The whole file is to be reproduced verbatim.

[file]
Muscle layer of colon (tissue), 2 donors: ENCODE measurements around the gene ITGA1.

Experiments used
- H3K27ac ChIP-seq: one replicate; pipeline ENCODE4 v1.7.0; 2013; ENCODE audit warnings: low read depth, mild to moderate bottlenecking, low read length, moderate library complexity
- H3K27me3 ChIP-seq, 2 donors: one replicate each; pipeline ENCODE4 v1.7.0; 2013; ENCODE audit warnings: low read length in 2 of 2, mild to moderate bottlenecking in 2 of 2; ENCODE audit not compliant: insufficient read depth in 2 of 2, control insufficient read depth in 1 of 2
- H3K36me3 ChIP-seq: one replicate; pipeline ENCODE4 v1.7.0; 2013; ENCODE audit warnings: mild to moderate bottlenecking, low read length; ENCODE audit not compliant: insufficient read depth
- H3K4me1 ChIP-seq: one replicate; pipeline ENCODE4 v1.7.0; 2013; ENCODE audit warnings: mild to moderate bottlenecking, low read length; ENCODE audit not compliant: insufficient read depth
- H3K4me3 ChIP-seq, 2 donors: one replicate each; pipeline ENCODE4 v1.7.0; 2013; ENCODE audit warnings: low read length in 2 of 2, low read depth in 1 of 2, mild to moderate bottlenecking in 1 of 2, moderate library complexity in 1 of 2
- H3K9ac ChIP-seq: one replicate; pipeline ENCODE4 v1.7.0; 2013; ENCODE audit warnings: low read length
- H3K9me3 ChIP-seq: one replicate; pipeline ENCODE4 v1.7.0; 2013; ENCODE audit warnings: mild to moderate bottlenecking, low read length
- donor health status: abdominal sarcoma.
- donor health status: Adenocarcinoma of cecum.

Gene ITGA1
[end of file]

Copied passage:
Muscle layer of colon (tissue), 2 donors: ENCODE measurements around the gene ITGA1.

Experiments used
- H3K27ac ChIP-seq: one replicate; pipeline ENCODE4 v1.7.0; 2013; ENCODE audit warnings: low read depth, mild to moderate bottlenecking, low read length, moderate library complexity
- H3K27me3 ChIP-seq, 2 donors: one replicate each; pipeline ENCODE4 v1.7.0; 2013; ENCODE audit warnings: low read length in 2 of 2, mild to moderate bottlenecking in 2 of 2; ENCODE audit not compliant: insufficient read depth in 2 of 2, control insufficient read depth in 1 of 2
- H3K36me3 ChIP-seq: one replicate; pipeline ENCODE4 v1.7.0; 2013; ENCODE audit warnings: mild to moderate bottlenecking, low read length; ENCODE audit not compliant: insufficient read depth
- H3K4me1 ChIP-seq: one replicate; pipeline ENCODE4 v1.7.0; 2013; ENCODE audit warnings: mild to moderate bottlenecking, low read length; ENCODE audit not compliant: insufficient read depth
- H3K4me3 ChIP-seq, 2 donors: one replicate each; pipeline ENCODE4 v1.7.0; 2013; ENCODE audit warnings: low read length in 2 of 2, low read depth in 1 of 2, mild to moderate bottlenecking in 1 of 2, moderate library complexity in 1 of 2
- H3K9ac ChIP-seq: one replicate; pipeline ENCODE4 v1.7.0; 2013; ENCODE audit warnings: low read length
- H3K9me3 ChIP-seq: one replicate; pipeline ENCODE4 v1.7.0; 2013; ENCODE audit warnings: mild to moderate bottlenecking, low read length
- donor health status: abdominal sarcoma.
- donor health status: Adenocarcinoma of cecum.

Gene ITGA1